Authors: Andrea Cremer and David Levithan
Category: Young Adult
Format: ARC (gifted)
Release Date: 5-7-13
Stephen has been invisible for practically his whole life — because of a curse his grandfather, a powerful cursecaster, bestowed on Stephen’s mother before Stephen was born. So when Elizabeth moves to Stephen’s NYC apartment building from Minnesota, no one is more surprised than he is that she can see him. A budding romance ensues, and when Stephen confides in Elizabeth about his predicament, the two of them decide to dive headfirst into the secret world of cursecasters and spellseekers to figure out a way to break the curse. But things don’t go as planned, especially when Stephen’s grandfather arrives in town, taking his anger out on everyone he sees. In the end, Elizabeth and Stephen must decide how big of a sacrifice they’re willing to make for Stephen to become visible — because the answer could mean the difference between life and death. At least for Elizabeth. – Goodreads
I think when I saw David Levithan’s name on this book I expected I lyrical and philosophical examination of identity with perhaps some unusual elements. While the writing did show moments of great beauty, it wasn’t what I expected, but that ended up being a good thing. Stephan was a fascinating character to me, being born invisible (yes, that will be explained in the story) and living a life where he has never even seen himself, much less had the people he loves see him. This set the groundwork for some very touching scenes as Elizabeth is able to offer him something he has never really experienced; a chance to see himself. After I finished this book I realized that the story operated on two levels. Level one was the central paranormal plot that involved curses, newly discovered abilities, and a good old fashioned battle between good and evil. The second, and perhaps more subtle level, was a story about a relationship that is usual, yes, but still had the elements that every intense teenage relationship has. Yes, Stephen and Elizabeth fall in love very quickly. I understood this more from Stephan’s point of view since he has been invisible his whole life and *BAM* a pretty girl is the only person who sees him. Of course he would fall in love with her. However, their relationship carries all of the uncertainty and self-doubt that you might find in any contemporary novel. Although Stephan is invisible to everyone else, he is seen by Elizabeth, so in that respect, there is a sort of internal normalcy to their interactions. This is something at which Stephan appreciates more than the average teen would, I think. I found that 2nd level of the story to be very interesting. It was like a contemporary island in a sea of paranormal elements.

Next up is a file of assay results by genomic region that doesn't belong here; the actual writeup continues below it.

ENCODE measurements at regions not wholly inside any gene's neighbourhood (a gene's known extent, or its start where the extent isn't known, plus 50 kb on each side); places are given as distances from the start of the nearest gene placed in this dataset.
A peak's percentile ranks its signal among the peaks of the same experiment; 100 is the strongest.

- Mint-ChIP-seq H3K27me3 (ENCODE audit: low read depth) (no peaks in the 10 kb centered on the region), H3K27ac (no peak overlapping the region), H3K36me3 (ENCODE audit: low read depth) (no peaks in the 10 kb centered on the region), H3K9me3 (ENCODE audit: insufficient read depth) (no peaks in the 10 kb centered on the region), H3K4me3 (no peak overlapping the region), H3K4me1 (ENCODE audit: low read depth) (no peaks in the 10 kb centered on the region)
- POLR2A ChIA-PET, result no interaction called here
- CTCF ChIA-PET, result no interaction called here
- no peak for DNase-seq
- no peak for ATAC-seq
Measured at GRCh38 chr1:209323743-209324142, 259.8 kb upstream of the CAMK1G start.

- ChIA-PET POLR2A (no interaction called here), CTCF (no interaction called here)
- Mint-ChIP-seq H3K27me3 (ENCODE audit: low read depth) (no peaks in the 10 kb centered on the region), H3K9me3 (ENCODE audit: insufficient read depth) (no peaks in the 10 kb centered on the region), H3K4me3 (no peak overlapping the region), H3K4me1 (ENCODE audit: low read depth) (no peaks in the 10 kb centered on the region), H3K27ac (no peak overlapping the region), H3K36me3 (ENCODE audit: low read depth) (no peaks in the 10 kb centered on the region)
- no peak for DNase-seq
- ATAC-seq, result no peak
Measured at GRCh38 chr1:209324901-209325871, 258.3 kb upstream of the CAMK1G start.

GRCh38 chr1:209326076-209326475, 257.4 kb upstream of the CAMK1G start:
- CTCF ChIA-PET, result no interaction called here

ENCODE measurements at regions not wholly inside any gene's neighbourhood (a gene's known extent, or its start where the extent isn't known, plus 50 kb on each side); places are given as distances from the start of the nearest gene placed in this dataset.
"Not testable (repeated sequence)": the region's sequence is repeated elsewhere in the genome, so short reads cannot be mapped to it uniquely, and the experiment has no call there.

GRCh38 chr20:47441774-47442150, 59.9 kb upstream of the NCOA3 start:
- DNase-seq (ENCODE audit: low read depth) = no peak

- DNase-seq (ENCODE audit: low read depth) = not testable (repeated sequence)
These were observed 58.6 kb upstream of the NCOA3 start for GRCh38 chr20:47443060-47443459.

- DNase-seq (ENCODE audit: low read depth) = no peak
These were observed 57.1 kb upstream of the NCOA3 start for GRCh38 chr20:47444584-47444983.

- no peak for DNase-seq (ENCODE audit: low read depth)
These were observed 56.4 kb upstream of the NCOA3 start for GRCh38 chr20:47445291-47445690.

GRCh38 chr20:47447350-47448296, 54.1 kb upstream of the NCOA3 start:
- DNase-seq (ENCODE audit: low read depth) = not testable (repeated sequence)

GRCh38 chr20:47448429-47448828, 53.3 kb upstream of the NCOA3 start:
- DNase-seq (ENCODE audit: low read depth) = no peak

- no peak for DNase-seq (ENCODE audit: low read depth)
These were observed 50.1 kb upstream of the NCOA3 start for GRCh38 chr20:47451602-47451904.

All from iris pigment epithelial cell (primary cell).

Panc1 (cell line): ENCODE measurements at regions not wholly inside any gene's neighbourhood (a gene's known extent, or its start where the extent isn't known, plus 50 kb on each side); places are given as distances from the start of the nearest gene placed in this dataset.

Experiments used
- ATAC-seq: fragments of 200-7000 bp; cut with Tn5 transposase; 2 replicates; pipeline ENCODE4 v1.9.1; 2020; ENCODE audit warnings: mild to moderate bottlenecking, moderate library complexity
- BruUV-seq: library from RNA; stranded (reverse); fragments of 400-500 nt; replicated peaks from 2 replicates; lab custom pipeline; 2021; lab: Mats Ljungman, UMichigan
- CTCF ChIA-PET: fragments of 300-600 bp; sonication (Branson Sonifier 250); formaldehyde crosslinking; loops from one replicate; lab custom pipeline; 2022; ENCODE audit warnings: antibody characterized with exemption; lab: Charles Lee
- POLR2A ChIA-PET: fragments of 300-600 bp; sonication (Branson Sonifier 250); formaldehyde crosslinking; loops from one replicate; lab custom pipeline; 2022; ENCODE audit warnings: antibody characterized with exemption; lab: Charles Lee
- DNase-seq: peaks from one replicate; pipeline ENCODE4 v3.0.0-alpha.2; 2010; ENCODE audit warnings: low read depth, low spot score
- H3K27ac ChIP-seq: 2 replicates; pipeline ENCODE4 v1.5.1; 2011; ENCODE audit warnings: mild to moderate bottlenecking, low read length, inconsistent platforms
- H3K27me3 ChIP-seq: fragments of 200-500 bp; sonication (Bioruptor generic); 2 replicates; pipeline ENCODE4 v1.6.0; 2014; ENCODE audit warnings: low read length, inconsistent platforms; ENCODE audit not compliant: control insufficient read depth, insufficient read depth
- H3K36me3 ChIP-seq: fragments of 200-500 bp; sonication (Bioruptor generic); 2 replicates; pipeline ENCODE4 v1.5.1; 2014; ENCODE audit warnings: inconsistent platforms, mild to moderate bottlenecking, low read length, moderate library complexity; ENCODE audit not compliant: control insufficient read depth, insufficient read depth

I think it’s fair to say that the language of a contemporary paired with the structure and story of a paranormal has thrown some people. I admit that somewhere in the middle of the story, I was skeptical of how the whole thing would play out. However, at some point I started to appreciate the way that the two very different elements blended together and I ended up enjoying this book. It did have two very distinctive narrative voices, which I attribute to the two authors. If you have read books by David Levithan and Andrea Cremer, you will definitely be able to tell who wrote what. It worked for me because Stephen and Elizabeth are two very different people with very different life experiences. It made sense to me that Stephen’s voice would be more contemplative because I think growing up in such an isolated way would make you more introspective. Elizabeth’s voice was a little more bitter and jaded, but not hopeless, which fit well with her experiences. I found Elizabeth’s brother to be a bit superfluous at times, although he was the reason they moved to New York, but his place in the story felt more like comic relief than a developed character. I wouldn’t say that it took away from my enjoyment of the story, though. Overall, I gave this a higher rating because I thought the central idea was very different and the blending of the two genres really worked for me. I genuinely liked both Stephen and Elizabeth and I appreciated an ending that was neither devastatingly sad nor totally happy which, despite a paranormal premise, seemed very relatable to me.